A friend and I achieved a patent and now we are about to form a company for its exploitation. Is it better to keep the patent in our name or should we transfer it to the firm? And in this second case what should we do?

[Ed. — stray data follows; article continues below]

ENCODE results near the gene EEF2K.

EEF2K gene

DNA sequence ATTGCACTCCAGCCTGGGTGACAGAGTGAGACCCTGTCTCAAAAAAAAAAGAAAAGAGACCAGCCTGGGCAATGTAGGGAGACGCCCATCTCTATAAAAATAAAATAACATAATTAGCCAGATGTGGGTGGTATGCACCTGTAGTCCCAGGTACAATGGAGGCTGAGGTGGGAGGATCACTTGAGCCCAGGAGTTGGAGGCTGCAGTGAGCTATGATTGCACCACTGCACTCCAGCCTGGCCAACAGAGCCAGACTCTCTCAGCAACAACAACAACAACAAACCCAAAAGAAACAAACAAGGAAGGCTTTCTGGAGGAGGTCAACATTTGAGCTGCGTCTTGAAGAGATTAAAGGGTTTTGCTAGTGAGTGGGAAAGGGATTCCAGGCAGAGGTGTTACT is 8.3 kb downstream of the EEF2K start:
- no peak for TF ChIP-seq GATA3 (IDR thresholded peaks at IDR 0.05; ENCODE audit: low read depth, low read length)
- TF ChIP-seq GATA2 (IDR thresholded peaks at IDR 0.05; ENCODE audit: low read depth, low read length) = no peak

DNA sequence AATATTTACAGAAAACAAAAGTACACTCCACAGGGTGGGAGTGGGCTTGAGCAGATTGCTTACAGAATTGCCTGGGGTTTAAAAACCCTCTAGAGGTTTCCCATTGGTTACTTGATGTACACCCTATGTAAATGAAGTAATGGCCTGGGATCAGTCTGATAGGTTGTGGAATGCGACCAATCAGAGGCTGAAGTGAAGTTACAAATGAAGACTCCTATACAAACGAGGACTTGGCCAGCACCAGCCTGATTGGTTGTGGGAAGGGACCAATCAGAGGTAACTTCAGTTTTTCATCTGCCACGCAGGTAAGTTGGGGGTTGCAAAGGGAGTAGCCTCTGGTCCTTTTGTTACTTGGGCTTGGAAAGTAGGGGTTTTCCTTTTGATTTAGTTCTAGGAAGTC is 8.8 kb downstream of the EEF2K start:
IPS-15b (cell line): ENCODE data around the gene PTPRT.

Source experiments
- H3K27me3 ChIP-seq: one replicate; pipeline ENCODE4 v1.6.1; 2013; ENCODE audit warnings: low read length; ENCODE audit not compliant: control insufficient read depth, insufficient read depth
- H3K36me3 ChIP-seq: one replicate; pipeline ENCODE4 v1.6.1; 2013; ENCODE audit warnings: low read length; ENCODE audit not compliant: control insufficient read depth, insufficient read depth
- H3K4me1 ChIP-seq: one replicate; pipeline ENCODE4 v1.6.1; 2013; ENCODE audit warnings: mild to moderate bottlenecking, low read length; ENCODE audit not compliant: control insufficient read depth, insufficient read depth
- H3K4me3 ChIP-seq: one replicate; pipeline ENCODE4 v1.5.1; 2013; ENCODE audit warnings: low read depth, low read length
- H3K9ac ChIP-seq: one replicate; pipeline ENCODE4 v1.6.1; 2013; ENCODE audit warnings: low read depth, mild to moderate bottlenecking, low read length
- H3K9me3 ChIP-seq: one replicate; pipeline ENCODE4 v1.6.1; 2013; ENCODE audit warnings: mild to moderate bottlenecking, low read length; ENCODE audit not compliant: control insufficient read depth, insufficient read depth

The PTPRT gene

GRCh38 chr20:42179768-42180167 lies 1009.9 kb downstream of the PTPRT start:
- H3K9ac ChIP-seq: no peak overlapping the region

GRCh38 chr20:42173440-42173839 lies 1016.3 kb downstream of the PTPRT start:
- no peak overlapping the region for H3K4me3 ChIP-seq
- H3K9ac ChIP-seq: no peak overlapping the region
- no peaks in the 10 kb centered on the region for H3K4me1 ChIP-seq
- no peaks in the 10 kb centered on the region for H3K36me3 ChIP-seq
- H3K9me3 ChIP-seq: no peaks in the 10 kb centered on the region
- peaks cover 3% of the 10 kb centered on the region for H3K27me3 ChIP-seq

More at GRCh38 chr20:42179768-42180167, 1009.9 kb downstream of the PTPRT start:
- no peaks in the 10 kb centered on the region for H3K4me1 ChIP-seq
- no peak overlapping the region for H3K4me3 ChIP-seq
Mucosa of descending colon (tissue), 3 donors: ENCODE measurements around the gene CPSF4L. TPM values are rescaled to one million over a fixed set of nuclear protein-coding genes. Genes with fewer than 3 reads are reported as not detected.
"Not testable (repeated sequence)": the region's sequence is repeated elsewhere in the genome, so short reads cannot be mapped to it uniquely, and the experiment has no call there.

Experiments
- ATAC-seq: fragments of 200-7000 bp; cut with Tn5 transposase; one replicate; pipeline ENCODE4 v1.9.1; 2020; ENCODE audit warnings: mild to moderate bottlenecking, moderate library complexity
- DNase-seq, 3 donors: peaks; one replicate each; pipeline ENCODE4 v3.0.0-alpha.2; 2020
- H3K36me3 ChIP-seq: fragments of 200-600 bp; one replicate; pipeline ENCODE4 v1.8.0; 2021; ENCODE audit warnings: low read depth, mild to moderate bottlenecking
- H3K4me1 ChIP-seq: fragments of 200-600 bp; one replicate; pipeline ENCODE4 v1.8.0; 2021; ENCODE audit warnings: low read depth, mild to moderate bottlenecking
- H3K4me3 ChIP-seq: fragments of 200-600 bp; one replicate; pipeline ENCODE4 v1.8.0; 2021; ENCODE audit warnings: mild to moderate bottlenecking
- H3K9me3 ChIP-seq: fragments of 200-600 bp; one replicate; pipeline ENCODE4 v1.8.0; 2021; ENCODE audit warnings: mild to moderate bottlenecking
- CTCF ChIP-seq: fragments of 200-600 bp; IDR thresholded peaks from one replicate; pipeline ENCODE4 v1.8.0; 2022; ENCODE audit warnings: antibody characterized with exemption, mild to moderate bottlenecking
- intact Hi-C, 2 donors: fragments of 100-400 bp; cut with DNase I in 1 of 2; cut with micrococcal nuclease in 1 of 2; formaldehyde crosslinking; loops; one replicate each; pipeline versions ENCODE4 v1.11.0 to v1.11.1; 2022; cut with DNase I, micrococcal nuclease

The choice of the transferral or not of the patent depends mainly on the financial and commercial evaluation rather than the juridical one, but, usually, who forms a company to exploit a patent, must at least be able to use it in some way, otherwise there is no point. To allow the company to be able to make decisions on the patent, whether it wants to transfer it to others or to produce it directly, the authorisation of the inventors is still needed. This consent can be given in two different ways. Firstly, it is possible to license the patent to the company, or rather “lease” it, therefore leaving the company full decisions powers and reserving the inventors a percentage on the profits that will come from its use. In this case it is sufficient, once formed the company, to make a leasing agreement between the inventors and the firm, setting the payments, which can also be forfeit, of an annual fixed amount. The other solution, used in most cases, is that the patent is surrendered to the newly formed company, meaning it is sold and all rights are then transferred from the inventors, who were the original owners, to the company. Simply making a contract of transferral once the company has been constituted can do this. In practice as soon as the firm has been formed, the original owners put the patent into the capital assets as a substitution of capital money: in fact a financial value will be given to the patent, this could either be freely assessed or on the basis of a surveyor’s estimate. The advantage and limitation to this second solution is that the original owners/inventors are deprived of any rights on the patent once and for all; consequently they have no more responsibilities.